13 12 ORCHID CELLMARK The cost of CODIS upload and expert testimony is not prohibitive  CODIS upload  The FBI requires that public lab employees recheck 100% of private lab work uploaded to CODIS (no independent check of public lab work is required)  This review can take up to four hours per case but if done efficiently and with a quality private lab that can produce user-friendly case files, 90 minutes per case is routinely achieved  At $40 per hour, the cost to perform the review in an efficient scenario is about $60 per case  At most, about 80% of cases will yield a DNA profile which makes the weighted average cost just under $50 per case.  Expert testimony  Very few cases with DNA evidence go to trial and require expert testimony  Cellmark averages a testimony rate of about 2.5% of cases processed, even in the months since the Melandez-Diaz ruling  Average contract fees and expenses for Cellmark to testify in Texas are typically around $2,000 per day  This results in a weighted average of about $50 per case for expert testimony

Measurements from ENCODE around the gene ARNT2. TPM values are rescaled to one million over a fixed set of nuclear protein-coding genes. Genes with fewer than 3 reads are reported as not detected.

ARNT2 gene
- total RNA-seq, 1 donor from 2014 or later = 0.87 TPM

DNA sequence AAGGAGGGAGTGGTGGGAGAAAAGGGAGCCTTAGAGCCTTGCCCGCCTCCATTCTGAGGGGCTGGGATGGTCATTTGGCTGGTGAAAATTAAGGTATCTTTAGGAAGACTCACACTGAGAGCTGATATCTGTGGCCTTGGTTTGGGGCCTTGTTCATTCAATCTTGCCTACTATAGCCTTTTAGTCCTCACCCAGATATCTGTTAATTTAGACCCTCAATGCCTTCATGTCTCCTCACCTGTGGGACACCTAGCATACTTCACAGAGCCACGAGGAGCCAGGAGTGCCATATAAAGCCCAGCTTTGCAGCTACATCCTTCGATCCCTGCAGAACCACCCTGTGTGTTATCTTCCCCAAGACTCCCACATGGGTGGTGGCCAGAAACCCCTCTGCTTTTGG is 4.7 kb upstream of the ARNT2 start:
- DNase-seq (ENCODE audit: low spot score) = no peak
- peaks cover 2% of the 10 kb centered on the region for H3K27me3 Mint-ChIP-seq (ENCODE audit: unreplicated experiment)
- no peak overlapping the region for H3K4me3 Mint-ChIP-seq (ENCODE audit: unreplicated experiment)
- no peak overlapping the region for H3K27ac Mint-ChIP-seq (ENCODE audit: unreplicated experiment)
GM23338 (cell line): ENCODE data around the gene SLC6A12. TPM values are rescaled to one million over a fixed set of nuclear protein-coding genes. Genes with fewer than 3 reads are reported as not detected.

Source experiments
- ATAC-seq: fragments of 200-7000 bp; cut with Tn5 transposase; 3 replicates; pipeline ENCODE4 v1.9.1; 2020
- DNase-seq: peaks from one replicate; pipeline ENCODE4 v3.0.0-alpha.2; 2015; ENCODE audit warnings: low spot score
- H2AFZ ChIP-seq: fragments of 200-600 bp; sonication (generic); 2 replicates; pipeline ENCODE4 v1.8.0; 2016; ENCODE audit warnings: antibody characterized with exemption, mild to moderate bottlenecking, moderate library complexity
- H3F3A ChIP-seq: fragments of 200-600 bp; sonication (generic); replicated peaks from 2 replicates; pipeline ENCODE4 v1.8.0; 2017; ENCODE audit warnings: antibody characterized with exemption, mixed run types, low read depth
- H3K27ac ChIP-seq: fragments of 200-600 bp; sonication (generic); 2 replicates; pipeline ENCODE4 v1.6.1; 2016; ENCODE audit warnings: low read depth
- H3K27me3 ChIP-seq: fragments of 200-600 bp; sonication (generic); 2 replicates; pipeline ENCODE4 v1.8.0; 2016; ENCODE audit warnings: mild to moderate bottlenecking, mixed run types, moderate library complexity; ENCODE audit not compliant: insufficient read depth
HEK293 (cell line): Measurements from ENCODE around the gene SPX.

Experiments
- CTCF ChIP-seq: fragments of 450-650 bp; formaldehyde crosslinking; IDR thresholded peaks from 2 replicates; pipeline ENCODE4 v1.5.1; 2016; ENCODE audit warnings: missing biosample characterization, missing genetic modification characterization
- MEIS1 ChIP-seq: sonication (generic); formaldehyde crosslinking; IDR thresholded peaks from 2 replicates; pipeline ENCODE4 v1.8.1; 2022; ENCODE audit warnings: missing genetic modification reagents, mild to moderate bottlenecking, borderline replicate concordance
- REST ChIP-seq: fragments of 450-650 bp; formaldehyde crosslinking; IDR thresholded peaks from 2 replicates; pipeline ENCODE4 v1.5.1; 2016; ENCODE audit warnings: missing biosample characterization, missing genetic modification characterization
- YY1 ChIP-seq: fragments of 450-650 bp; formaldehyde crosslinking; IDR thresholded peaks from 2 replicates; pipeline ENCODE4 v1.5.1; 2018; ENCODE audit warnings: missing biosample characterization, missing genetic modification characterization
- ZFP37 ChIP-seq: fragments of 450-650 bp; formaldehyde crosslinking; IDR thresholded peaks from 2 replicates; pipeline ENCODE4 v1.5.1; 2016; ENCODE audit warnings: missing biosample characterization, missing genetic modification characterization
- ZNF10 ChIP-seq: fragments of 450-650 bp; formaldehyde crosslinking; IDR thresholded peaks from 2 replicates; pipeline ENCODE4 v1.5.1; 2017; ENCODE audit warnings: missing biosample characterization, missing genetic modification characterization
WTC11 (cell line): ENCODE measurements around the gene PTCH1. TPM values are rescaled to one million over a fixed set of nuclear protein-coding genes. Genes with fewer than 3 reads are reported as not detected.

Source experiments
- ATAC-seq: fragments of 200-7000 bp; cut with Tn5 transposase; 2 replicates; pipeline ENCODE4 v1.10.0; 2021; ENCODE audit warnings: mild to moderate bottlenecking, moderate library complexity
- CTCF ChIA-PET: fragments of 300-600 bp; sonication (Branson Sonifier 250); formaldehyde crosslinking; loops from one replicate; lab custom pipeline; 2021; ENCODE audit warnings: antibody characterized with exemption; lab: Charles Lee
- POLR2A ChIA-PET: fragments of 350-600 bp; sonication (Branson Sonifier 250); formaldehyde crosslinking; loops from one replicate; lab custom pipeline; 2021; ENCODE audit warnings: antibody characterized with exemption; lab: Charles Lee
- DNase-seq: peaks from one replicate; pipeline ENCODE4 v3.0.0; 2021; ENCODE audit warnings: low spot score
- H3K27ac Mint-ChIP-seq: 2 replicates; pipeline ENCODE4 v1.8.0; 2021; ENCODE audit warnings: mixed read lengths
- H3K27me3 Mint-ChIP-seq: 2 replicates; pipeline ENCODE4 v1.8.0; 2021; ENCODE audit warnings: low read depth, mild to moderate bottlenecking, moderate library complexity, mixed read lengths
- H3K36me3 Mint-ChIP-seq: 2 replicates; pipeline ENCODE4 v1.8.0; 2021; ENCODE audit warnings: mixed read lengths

14 13 ORCHID CELLMARK Forensic DNA testing quality is something that can and should be measured  The key component of quality is the success rate obtaining usable DNA profiles from crime scene evidence  UK law enforcement conducts pilot studies where large numbers of similar sample types are randomly distributed to two labs to see which lab performs better  Success is also measured after contract award  Large private labs like Cellmark measure success rates and have dedicated R&D to continuously improve it  Public labs rarely have the resources to measure internal success rates or create a dedicated R&D function  Large private labs like Cellmark also implement quality controls that exceed minimum standards to prevent errors  Automated systems for preventing profiles that are due to contamination from being entered into CODIS  Automated systems to fingerprint plates, track plate orientation, and perform critical calculations  Public labs rarely have the resources to automate these functions